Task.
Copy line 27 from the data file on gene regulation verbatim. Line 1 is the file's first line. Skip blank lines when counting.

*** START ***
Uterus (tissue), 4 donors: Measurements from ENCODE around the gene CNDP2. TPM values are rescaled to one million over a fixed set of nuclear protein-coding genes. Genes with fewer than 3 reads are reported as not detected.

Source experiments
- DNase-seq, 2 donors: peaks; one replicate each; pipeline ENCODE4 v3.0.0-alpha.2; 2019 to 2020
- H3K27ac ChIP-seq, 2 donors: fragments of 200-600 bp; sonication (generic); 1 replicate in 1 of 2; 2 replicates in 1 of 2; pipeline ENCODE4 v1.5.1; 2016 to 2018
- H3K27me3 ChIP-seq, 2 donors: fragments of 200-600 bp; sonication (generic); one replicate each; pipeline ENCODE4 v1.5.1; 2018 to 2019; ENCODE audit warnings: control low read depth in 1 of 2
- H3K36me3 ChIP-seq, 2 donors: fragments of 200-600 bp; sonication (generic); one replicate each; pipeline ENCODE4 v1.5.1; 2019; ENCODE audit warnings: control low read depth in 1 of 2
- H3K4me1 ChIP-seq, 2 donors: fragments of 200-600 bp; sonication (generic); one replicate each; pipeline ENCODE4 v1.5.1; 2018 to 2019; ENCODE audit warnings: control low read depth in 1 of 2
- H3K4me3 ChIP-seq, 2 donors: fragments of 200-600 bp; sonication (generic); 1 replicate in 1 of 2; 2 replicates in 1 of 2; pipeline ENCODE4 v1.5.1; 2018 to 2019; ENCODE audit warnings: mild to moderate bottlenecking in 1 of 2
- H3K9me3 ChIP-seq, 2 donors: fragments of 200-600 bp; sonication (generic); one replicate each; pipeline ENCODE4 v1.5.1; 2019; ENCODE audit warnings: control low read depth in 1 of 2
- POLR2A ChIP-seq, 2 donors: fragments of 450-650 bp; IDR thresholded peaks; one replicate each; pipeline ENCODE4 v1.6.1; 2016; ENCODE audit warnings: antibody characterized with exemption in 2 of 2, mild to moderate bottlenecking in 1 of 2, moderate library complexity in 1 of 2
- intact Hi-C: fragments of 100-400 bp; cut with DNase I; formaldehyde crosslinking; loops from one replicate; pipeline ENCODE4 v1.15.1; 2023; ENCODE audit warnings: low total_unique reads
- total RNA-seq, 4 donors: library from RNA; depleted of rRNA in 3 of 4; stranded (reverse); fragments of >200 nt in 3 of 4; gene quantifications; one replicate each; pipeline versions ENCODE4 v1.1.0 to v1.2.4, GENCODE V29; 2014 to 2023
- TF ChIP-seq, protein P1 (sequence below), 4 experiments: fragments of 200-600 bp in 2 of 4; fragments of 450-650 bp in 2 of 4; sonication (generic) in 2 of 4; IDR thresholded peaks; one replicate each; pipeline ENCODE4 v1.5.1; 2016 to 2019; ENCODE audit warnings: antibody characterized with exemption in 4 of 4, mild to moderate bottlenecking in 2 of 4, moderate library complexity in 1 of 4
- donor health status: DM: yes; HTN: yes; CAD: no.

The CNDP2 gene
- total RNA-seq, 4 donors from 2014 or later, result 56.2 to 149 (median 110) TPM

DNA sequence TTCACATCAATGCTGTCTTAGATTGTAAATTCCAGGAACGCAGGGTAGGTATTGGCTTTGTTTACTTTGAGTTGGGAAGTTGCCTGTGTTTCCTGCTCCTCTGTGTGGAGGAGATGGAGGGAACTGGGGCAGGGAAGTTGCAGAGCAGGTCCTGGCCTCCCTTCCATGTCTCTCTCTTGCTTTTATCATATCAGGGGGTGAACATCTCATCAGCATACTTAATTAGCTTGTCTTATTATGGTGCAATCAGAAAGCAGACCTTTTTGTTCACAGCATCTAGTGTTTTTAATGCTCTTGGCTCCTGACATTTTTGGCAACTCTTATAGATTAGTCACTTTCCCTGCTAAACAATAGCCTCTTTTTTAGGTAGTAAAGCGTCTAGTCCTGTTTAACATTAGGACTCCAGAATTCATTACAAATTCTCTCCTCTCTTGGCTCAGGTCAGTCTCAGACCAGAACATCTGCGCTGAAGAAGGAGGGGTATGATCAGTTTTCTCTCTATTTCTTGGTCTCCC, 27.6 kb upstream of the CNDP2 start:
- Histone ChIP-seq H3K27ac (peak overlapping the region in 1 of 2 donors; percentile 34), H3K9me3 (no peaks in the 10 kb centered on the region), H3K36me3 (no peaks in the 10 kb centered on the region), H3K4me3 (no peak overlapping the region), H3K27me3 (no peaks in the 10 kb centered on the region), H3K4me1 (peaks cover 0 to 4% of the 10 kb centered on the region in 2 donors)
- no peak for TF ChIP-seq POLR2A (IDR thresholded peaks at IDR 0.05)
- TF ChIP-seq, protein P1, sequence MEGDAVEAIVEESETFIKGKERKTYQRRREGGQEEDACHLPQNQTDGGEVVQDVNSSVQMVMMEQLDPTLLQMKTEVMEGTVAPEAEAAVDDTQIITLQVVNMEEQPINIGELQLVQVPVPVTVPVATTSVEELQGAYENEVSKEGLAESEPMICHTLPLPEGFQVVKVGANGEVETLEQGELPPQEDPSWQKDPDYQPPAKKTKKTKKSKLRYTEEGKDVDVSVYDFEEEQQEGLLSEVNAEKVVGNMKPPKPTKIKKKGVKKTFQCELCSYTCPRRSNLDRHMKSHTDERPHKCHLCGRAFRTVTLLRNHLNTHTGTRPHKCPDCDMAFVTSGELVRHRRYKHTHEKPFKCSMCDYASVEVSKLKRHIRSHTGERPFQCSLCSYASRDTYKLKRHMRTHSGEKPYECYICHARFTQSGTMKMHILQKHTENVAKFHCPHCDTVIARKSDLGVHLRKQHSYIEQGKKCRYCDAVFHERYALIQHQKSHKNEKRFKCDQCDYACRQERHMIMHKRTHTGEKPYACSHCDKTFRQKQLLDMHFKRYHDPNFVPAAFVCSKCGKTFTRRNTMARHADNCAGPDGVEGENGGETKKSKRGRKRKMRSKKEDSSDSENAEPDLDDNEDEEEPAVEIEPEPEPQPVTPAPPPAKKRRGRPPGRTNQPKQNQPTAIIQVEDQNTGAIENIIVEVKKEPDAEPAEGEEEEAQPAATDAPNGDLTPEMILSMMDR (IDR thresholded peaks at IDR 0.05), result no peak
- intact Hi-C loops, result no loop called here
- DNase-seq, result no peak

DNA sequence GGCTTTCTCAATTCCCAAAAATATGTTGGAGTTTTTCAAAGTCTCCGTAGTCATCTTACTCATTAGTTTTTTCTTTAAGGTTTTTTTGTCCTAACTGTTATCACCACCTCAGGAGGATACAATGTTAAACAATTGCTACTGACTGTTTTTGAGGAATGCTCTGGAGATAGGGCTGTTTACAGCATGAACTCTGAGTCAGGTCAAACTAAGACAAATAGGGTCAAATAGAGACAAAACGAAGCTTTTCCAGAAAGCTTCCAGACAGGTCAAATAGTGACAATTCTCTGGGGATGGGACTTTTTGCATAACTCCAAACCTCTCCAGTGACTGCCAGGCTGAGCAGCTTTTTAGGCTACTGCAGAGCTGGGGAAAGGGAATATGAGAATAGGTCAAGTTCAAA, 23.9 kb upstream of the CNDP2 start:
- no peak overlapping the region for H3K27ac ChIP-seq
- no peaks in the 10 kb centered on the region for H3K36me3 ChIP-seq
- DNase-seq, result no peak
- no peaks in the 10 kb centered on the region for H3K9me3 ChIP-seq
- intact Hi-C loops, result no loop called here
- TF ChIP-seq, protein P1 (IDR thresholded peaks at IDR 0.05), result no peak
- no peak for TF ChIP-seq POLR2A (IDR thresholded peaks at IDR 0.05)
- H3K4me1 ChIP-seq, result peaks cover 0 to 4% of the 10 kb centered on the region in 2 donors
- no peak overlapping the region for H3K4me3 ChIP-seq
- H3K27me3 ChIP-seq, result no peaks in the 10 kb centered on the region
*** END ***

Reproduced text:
- no peaks in the 10 kb centered on the region for H3K9me3 ChIP-seq